Women & Judaism

You Have to See the Whole Elephant

The fact is that we are here. How we got here is hardly relevant to the vast majority of my students at Neve. They have been fed (in some cases force-fed) the popular nineteenth-century myth in which Creation is seen as a sort of gigantic coincidence.

They rarely ask where the Creator fits into the picture. They want to know where they fit into the giant mystery of being. Their intuitive sense is that all lives have meaning. In their world, the right to choose and to seek happiness is a given. If you suggest that if one relates to the planet as a random result of cosmic cause and effect, there is no “meaning,” and there are no “rights” (or “wrongs,” for that matter). They know that the answers today’s society gives them when they seek meaning are at best riddled with inconsistencies and relativism, and at worst glib lies.

When you “introduce” Hashem, the Source of all reality, Who created the world to follow a specific plan, the picture comes clearer, but the basic question that fuels their search has not yet been addressed. We are here. Our lives mean something. Now what?

The Torah tells you what every aspect of life is about, what every experience can mean, and what every relationship can say. Secular information can open your eyes to detail, intricacy and function; it doesn’t tell you anything about meaning, about putting the pieces together. You are left with all the pieces of the puzzle laid out in front of you, but no way of figuring out what the puzzle is meant to look like or how to put it together.

Debra was enslaved to the Now. Anyone over 30 was suspect. Anything safe was boring. Anyone who was planning to 9:00-to-5:00 it was someone she didn’t want to know. Life is to be lived to the fullest. No experience is worth refusing or regretting…. She reached the dreaded third decade, found that all airports look alike, and discovered that loyalty is a virtue. She began to look for how the pieces of the puzzle fit together.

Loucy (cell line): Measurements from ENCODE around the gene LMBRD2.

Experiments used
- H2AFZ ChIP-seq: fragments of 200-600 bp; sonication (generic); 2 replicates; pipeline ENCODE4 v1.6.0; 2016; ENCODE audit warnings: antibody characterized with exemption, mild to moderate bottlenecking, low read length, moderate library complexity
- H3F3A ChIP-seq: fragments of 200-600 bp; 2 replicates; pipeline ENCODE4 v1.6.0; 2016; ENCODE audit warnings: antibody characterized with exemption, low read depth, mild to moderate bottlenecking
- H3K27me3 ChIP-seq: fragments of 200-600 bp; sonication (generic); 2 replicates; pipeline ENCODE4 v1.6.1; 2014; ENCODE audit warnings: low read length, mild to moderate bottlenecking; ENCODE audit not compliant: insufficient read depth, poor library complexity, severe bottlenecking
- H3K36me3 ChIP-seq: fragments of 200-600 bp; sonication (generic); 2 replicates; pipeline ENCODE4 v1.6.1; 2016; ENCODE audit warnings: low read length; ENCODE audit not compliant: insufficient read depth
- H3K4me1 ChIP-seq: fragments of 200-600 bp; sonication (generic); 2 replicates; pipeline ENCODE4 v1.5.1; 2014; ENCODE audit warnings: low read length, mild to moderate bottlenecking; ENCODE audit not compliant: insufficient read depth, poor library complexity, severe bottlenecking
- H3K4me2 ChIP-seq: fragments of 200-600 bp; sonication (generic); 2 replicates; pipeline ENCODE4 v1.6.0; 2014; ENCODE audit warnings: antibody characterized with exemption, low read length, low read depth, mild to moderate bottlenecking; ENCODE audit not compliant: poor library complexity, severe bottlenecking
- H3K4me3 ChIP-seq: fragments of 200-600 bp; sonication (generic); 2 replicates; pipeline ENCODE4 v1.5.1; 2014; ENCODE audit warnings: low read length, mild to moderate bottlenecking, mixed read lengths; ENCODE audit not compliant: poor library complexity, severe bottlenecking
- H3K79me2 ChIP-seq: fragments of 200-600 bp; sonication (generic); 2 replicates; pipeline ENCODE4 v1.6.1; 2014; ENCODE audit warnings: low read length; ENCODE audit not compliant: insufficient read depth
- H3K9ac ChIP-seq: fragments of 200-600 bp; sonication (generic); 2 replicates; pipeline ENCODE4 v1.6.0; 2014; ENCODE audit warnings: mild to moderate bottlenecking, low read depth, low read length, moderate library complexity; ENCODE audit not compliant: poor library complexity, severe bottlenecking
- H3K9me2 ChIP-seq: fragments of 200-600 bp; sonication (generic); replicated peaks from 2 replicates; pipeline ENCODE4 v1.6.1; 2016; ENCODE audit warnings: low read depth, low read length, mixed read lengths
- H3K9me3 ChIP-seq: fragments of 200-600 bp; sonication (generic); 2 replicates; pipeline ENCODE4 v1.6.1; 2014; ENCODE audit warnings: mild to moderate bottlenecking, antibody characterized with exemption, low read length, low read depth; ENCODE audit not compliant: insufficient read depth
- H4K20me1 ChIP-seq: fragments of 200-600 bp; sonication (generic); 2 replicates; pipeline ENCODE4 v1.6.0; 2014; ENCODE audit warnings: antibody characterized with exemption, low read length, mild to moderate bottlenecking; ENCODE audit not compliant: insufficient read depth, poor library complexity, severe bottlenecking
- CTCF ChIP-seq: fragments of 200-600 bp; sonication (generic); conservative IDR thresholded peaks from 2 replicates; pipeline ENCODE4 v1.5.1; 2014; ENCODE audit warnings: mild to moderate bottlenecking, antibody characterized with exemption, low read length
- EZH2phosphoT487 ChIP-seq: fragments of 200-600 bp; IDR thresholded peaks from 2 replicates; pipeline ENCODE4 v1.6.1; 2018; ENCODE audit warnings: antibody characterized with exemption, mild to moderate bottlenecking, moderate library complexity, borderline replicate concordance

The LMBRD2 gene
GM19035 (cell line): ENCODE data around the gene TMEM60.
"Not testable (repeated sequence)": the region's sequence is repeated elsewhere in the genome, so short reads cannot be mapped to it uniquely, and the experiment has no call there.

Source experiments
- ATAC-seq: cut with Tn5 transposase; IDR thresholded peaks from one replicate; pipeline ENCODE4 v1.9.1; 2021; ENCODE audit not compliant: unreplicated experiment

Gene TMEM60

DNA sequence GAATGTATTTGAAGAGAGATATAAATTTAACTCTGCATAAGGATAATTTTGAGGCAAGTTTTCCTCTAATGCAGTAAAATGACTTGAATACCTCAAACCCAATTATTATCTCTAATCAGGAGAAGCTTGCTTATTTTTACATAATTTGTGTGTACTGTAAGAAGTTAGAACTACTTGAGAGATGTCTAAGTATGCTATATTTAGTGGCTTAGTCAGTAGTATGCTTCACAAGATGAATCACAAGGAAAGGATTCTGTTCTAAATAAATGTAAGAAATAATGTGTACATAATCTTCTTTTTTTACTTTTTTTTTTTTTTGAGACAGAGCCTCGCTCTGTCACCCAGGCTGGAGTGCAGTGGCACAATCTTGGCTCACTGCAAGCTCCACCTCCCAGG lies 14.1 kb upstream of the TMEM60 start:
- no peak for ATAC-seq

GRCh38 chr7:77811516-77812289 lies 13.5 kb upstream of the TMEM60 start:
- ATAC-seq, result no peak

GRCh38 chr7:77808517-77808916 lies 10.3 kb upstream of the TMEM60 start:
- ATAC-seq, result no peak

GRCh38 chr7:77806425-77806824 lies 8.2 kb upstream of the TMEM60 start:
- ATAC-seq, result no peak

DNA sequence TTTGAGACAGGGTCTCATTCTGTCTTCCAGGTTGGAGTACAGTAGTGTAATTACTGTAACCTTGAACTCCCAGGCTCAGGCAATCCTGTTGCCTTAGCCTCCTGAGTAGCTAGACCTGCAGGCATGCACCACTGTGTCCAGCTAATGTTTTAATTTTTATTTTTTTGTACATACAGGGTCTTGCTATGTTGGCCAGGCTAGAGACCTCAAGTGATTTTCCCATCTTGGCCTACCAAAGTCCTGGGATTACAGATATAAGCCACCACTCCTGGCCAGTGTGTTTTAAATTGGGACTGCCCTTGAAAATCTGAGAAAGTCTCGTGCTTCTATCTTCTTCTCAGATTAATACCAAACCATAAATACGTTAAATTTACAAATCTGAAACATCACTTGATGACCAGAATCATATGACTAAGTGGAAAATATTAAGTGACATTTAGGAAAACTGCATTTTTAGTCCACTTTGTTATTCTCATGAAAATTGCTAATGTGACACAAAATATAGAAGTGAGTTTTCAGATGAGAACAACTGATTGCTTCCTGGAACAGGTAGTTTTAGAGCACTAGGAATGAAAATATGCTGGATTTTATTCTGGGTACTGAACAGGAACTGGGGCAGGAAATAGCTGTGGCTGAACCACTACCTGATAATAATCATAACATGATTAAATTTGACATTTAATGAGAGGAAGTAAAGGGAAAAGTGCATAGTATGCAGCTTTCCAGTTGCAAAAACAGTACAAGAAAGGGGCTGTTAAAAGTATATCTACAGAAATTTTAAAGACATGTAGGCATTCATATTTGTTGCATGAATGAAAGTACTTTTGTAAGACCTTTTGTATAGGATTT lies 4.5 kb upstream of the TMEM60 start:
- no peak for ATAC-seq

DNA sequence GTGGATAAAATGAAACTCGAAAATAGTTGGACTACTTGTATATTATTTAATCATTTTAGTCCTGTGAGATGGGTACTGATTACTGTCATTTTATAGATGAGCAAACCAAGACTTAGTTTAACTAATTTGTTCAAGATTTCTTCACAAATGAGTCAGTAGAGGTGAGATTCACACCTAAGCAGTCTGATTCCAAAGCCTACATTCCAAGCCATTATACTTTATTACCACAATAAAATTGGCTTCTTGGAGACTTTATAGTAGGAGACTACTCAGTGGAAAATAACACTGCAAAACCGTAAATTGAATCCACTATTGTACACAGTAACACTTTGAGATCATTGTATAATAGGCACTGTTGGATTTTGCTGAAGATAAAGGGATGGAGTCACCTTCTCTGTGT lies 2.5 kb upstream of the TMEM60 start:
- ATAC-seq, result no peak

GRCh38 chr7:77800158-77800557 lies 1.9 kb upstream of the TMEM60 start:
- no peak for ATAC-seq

Rav Saadiah Gaon is reputed to have answered what sounds like a simple legal query with his usual philosophic profundity. “When a person is forced, for medical reasons, to eat on Yom Kippur, the proper way to do this is to have his food in small increments. There also should be time and space separating each of his micro-meals. Even though ultimately he eats the same amount as he would have had he eaten a normal meal, there is something else involved.”

He famously said, “The whole is greater than the sum of its parts.” Obviously this doesn’t mean that there is no value in observing the parts. It does, however, mean that there is more to the search than meets the eye. Maharal often uses the word nivdal when talking about Torah … the literal meaning of the word naval is transcendent. Arguably a closer translation would be “free.” Time and space are intertwined, and they are harsh masters.

Fraidy’s life was entirely different from Debra’s. She got good grades, was a good girl, found a good job, married a good boy. But once she had all the above, she still wondered what it was all about. The one topic that somehow never made it into her chinuch was her relationship to Hashem, and her unique purpose in being.  

Rabbeinu Bachyei tells you that “the Torah removes your blindness.” The word for “blind” in Hebrew, iveirayin, vav, reish — is composed of the same letters as the word ohr, which means “skin.” Skin is visible, but its function is to cover and to protect. A blind man has to function in a world in which concealment is the name of the game. The Torah teaches you to see beyond externality. It forces you to examine where Hashem’s will fits into the greater picture. Struggling with Torah texts is the struggle for truth; the process is a significant part of moving beyond meaningless day-by-day living.

If you were at the zoo the same day that the fabled blind men went to “see” the elephant, you would observe the classic exercise in relative truth. One would say the elephant is like a wall, because he felt its vast and hardened side. Another would say that it’s like a snake, because he felt its trunk. Still another one would say that it is like a seashell because he touched the elephant’s toes. In Liberal Land they would say that each one has his own truth.

From the perspective of Torah we would say none of them has a genuine picture of the truth. Learning Torah gives you a view of reality that begins far beyond the mask of time and space. Your questions now are twofold. One is: “What does the meaning of life really say?” The other, just as relevant, is: “What does it say to me?” “Now what?” is no longer the question. 

With Kind permission from Hamodia


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